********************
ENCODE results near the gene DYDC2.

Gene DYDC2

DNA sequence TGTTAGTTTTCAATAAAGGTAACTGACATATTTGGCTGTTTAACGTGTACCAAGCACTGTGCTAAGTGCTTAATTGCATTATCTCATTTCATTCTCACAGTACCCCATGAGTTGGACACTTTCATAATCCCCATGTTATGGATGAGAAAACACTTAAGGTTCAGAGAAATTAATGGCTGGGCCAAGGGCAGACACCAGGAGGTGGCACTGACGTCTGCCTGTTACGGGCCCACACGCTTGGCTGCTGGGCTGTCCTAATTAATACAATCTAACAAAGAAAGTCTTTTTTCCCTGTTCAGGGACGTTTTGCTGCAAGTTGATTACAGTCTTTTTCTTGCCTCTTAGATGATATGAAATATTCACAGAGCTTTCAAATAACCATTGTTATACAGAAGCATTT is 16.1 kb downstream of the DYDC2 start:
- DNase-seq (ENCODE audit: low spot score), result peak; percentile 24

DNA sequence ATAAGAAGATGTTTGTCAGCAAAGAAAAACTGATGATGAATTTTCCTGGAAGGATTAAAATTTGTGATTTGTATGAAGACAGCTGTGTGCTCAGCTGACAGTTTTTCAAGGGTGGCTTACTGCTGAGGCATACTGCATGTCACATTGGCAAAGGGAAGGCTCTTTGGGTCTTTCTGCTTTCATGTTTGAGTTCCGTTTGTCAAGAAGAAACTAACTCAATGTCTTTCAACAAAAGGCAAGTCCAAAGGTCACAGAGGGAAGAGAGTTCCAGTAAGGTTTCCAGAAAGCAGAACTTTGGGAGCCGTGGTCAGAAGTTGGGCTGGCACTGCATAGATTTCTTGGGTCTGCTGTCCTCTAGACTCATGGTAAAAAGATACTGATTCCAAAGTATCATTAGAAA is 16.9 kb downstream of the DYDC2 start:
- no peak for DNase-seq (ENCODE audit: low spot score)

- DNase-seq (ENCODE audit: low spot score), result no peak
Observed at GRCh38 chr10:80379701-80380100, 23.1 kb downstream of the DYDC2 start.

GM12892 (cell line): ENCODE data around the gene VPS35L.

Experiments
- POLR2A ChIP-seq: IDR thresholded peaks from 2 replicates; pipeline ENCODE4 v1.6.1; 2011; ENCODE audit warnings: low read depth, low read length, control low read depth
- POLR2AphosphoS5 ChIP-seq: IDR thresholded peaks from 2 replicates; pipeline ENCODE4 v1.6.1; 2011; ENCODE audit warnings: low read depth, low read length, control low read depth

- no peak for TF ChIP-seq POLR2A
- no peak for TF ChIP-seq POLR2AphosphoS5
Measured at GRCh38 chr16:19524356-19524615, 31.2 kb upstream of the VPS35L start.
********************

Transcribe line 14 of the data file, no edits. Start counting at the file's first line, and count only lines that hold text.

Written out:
- no peak for TF ChIP-seq POLR2AphosphoS5